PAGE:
Fresh allegations have emerged over the jamming of Al Jazeera Sport's signal during the South Africa World Cup in June.
The Guardian has reported on Thursday that it has obtained evidence showing that Jordan is the party behind the jamming, which frustrated thousands of Al Jazeera subscribers last June.
The Jordanian government has flatly dismissed the accusation that it jammed the football transmission.
“The Jordanian government categorically denies allegations made by unnamed sources to the Guardian newspaper that it was behind the jamming of Al Jazeera broadcast of the World Cup," a government official told AFP.
"These allegations are absolutely baseless and unacceptable," the official said on condition of anonymity.
“The government is ready to cooperate with any team of independent experts to examine the facts, and is certain that any such examination will prove these allegations false."
Britain's Guardian daily reported that the jamming was "traced to Jordan, which appears to have retaliated angrily after the collapse of a deal that would have allowed football fans there free access to the matches."
"Secret documents seen exclusively by the Guardian trace five episodes of jamming definitively to a location near Salt in Jordan, northeast of the capital Amman, confirmed by technical teams using geolocation technology," the newspaper wrote.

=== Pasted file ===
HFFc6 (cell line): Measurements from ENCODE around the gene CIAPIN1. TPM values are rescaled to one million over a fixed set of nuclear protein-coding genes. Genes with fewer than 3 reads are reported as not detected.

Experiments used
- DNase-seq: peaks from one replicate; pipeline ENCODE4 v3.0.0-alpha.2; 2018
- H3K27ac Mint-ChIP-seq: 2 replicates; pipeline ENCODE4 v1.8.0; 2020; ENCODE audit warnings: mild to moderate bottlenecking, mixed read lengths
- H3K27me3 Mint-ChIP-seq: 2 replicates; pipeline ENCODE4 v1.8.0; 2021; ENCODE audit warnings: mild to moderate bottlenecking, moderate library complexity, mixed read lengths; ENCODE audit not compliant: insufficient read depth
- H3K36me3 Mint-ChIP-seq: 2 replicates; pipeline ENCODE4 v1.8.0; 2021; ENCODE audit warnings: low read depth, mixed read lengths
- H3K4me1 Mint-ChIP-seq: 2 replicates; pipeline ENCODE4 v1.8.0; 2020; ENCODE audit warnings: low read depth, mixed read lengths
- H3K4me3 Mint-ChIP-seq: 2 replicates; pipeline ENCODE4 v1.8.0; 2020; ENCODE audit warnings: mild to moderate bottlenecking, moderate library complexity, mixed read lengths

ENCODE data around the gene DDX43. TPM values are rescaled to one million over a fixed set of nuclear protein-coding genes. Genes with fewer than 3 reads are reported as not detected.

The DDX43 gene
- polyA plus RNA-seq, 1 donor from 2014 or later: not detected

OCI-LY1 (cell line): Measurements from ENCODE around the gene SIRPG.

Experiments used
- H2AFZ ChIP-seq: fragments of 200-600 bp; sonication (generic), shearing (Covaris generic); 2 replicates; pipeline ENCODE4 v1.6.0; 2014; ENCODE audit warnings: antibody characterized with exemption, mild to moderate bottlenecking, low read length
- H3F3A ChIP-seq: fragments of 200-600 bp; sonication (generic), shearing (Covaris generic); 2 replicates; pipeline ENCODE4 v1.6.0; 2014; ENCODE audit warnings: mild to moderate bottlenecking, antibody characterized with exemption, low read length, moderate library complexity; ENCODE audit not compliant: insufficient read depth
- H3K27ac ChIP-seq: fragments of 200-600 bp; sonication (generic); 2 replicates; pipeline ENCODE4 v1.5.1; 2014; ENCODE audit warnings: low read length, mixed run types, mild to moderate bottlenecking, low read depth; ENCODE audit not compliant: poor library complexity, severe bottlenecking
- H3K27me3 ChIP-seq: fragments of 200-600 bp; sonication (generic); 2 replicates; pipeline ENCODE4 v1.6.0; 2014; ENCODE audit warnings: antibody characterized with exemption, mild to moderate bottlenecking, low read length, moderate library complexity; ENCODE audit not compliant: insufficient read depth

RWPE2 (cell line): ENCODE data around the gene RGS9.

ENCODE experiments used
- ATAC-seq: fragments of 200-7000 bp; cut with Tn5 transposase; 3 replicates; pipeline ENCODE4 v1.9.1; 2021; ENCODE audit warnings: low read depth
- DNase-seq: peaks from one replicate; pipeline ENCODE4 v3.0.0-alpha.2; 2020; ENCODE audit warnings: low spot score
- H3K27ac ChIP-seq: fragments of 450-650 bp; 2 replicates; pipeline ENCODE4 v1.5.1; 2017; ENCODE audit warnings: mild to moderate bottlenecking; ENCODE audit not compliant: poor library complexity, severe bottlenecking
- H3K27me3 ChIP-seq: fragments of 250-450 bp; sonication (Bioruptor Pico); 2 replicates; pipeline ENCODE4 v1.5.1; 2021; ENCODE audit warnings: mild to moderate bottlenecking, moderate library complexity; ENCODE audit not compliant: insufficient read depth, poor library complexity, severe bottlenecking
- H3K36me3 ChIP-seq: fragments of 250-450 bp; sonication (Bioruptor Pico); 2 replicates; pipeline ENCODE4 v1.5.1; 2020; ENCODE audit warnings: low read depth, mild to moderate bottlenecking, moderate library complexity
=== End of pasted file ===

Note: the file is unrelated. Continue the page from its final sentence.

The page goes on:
The Jordanian official rejected "speculations" about a deal with Al Jazeera.
"Four days before the kick off of the matches, Al Jazeera made an offer, demanding eight million dollars for the broadcast rights of 20 games of its choosing, and over 50,000 dollars for the broadcast on each screen that would have been placed in underprivileged areas," he said.
"The government did not accept the offer because it believed it was made too late and the matches offered by Al Jazeera did not justify the cost."
Al Jazeera had exclusive pay-TV rights to broadcast World Cup matches across the Middle East from North Africa to Iran.
The jamming has infuriated millions of Al Jazeera’s subscribers, when transmission suddenly turned to blank screens, pixelated images or commentary in the wrong languages during the opening match.
Al-Jazeera has revolutionised the Arabic-language media and reporting on the Middle East since its foundation in 1996, but often at the expense of angering many Arab governments, including that of Jordan.